But now it is helpful to use the expressions "legal avoidance" and "illegal evasion", to make the meaning clearer. In the United States "tax evasion" is evading the assessment or payment of a tax, legally owed at the time of the criminal conduct. Tax evasion is criminal, has no effect on the amount of tax owed, although it may give rise to substantial monetary penalties. By contrast, the term "tax avoidance" describes lawful conduct, the purpose of, to avoid the creation of a tax liability in the first place. Whereas an evaded tax remains a tax owed, an avoided tax is a tax liability that has never existed. For example, consider two businesses, each of which have a particular asset, worth far more than its purchase price. Business One underreports its gain. In this instance, tax is due. Business One has engaged in tax evasion, criminal. Business Two consults with a tax advisor and discovers that the business can structure a sale as a "like-kind exchange" for other real estate that the business can use.
In this instance, no tax is due of the provisions of section 1031 of the Internal Revenue Code. Business Two has engaged in tax avoidance, within the law. In the above example, tax may or may not be due when the second property is sold. Whether and how much tax will be due will depend on circumstances and the state of the law at the time; the United Kingdom and jurisdictions following the UK approach have adopted the evasion/avoidance terminology as used in the United States: evasion is a criminal attempt to avoid paying tax owed while avoidance is an attempt to use the law to reduce taxes owed. There is, however, a further distinction drawn between tax mitigation. Tax avoidance is a course of action designed to conflict with or defeat the evident intention of Parliament: IRC v Willoughby. Tax mitigation is conduct which reduces tax liabilities without "tax avoidance" (not contrary
Tax avoidance is the legal usage of the tax regime in a single territory to one's own advantage to reduce the amount of tax, payable by means that are within the law. Tax sheltering is similar, although unlike tax avoidance tax sheltering is not legal. Tax havens are jurisdictions. While forms of tax avoidance which use tax laws in ways not intended by governments may be considered legal, it is never considered moral in the court of public opinion and in journalism. Many corporations and businesses which take part in the practice experience a backlash, either from their active customers or online. Conversely, benefiting from tax laws in ways which were intended by governments is sometimes referred to as "tax planning"; the World Bank's World Development Report 2019 on the future of work supports increased government efforts to curb tax avoidance as part of a new social contract focused on human capital investments and expanded social protection. Tax mitigation, "tax aggressive", "aggressive tax avoidance" or "tax neutral" schemes refer to multi-territory schemes that fall into the grey area between commonplace and well-accepted tax avoidance and evasion, but are viewed as unethical if they are involved in profit-shifting from high-tax to low-tax territories and territories recognised as tax havens.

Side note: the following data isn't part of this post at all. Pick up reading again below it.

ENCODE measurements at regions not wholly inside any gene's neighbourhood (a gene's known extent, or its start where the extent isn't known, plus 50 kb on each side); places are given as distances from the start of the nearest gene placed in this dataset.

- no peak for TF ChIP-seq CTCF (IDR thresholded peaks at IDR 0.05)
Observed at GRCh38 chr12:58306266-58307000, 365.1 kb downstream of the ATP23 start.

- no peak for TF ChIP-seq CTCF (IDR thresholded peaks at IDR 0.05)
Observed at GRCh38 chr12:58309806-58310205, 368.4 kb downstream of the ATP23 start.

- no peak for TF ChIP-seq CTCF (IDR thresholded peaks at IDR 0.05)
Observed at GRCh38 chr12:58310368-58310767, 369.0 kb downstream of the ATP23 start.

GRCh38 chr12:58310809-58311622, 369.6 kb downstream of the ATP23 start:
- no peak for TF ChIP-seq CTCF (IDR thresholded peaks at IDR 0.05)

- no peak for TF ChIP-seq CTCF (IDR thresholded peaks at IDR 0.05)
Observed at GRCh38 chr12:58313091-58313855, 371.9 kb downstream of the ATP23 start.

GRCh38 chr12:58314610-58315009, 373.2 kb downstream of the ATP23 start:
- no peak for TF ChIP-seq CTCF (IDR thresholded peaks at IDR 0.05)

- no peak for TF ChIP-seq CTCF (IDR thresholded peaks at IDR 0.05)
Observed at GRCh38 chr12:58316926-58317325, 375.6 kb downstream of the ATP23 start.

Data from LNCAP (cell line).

Since 1995, trillions of dollars have been transferred from OECD and developing countries into tax havens using these schemes. Laws known as a General Anti-Avoidance Rule statutes which prohibit "tax aggressive" avoidance have been passed in several developed countries including Canada, New Zealand, South Africa, Hong Kong and the United Kingdom. In addition, judicial doctrines have accomplished the similar purpose, notably in the United States through the "business purpose" and "economic substance" doctrines established in Gregory v. Helvering and in the UK through the Ramsay case. Though the specifics may vary according to jurisdiction, these rules invalidate tax avoidance, technically legal but not for a business purpose or in violation of the spirit of the tax code. Related terms for tax avoidance include tax sheltering; the term avoidance has been used in the tax regulations of some jurisdictions to distinguish tax avoidance foreseen by the legislators from tax avoidance which exploits loopholes in the law such as like-kind exchanges.